I’ve been away from my writing for a couple of weeks, and I woke this morning excited about getting back to my computer and my novel. Run, shower, breakfast, brush teeth, a load of laundry in the washing machine and finally I settled down, computer booted up… and the crazy frog began to sing. Everyone knows that Crazy Frog song , the one that likes to party… New York to San Francisco, An intercity disco… so if you like to party, get up and move your body.
I could hear, loud and clear, the Arroyo Vista Elementary School jog-a-thon. A thousand grade-schoolers running their hearts out accompanied by a DJ and a variety of songs complied, I’m sure, to inspire little kids to run. Don’t misunderstand me, I love children and I love running, I’m just not a fan of the jog-a-thon, especially when it’s happening on the other side of my fence, making my dog berserk. Perhaps it’d once been mildly amusing when I could look out my window catch glimpses of my children, sweaty and red-faced huffing by, but I today I'm not amused.
When ten o’clock arrived, I pack up and moved to the library. It’s quiet here, but I’m reminded of my last visit. I’d been writing and happened to look up and notice a mentally handicapped woman sitting directly in front of me, staring. I smiled at her and she regarded me without expression, her gaze never leaving my face. I went back to my work, but after a few minutes, looked back up and into this woman’s unflinching stare. I switched chairs. This library is huge. There are many rooms and many chairs. I simply moved camp without much effort. After a few minutes, I once again looked up, and there sat my friend, directly across from me, same expressionless steady gaze. After a few minutes I went to write in my car.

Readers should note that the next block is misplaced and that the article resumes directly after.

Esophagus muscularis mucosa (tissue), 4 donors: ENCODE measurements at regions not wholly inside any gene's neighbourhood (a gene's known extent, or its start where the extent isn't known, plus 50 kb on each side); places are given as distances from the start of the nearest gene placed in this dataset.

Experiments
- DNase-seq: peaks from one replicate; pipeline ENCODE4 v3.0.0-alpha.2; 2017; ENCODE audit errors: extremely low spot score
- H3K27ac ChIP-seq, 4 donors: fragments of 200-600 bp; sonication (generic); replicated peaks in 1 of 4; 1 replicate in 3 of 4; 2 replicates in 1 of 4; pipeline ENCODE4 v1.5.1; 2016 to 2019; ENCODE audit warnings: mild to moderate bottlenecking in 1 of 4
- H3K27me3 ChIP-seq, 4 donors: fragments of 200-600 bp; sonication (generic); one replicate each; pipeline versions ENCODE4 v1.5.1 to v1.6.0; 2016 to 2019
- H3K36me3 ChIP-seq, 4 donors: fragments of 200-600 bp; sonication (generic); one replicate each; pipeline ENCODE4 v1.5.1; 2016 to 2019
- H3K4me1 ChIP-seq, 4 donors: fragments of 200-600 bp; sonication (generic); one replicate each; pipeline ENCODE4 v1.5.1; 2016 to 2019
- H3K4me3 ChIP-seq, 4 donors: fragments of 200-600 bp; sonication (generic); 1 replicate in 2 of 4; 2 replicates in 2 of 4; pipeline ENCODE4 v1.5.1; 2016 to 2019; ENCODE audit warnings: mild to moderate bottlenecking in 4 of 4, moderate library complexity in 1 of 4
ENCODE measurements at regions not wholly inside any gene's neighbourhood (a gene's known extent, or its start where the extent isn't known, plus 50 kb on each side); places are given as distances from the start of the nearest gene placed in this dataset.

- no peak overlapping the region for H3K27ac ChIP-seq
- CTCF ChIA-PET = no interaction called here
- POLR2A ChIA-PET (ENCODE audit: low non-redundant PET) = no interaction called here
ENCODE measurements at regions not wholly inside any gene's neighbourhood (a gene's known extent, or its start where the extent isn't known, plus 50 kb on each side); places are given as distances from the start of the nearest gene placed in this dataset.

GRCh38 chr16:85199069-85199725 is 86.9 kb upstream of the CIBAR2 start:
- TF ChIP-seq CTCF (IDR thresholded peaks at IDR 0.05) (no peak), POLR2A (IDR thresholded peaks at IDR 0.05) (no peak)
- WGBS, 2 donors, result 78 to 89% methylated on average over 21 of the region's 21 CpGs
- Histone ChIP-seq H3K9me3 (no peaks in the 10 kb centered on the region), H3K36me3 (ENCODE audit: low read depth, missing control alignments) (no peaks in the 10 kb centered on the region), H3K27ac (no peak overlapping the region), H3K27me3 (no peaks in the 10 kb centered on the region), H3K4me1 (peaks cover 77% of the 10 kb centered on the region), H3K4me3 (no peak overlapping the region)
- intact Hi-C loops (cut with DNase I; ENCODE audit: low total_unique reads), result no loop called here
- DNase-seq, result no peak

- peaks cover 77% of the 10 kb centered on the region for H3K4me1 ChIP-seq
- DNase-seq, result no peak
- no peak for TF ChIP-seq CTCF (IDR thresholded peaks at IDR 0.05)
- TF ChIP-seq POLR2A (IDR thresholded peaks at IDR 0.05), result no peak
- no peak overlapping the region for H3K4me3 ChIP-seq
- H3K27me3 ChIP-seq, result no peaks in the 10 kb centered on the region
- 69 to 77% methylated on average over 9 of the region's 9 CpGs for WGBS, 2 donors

Sometimes, like today, I’m ousted from my preferred spot and other times I’ve had to leave because I was no longer comfortable with where I’d been. Sometimes I’ve moved on because it’s simply the next step on the ladder… graduation, from the apartment to the house, a job transfer, etc.
I was thinking about this while I was visiting my dad in rural Washington. He still lives in the house where I was born. During my stay I got up to run every morning before dawn. The roads are dark there, no lights, the street signs unreadable, but it didn’t matter because I’d been on those roads thousands, if not millions of times. I could never be lost in Arlington, despite the fact that some of the pastures have been converted to housing developments and some of the farms now have gates to large homes. SUVs have replaced cows.
A path through the woods to the farm houses on the side of the slough, up the burn road, my kindergarten on the left, the hospital on the hill, the high school on French, the tiny, moldy house where my husband and had spent a rainy summer on a back alley off of Cob. Once I belonged. People in Arlington treat me kindly because they know my father, brothers, uncles, aunts and cousins. Sometimes I miss that, but I know I don’t belong there anymore. I haven’t for a very long.
I live in a bedroom city of Los Angeles. One woman in a sea of many. When I first went to Boston, this bothered me. By the time I went to New York, I liked it. I love the anonymity, being faceless and nameless, the freedom of not being watched and held up to a standard. But, that doesn’t really happen. It may happen less in Southern Orange County, CA than in Arlington, but I still know people and they still know me. Being watched, or not, is a choice no one gets to make.
Once after a bad haircut, I consoled myself with the thought that at least it was unique. Then I went to Trader Joe’s and counted about five other women with the exact same cut. (I’ve since changed my hair.) Of course, I’m not defined by my hairstyle, but it’s made me think about where I belong and where I fit and how I’ve molded my life to fit my surroundings. Even if that was never my intent.
Sometimes, despite everything that I’d planned, that crazy frog is coming, and everyone is jumping…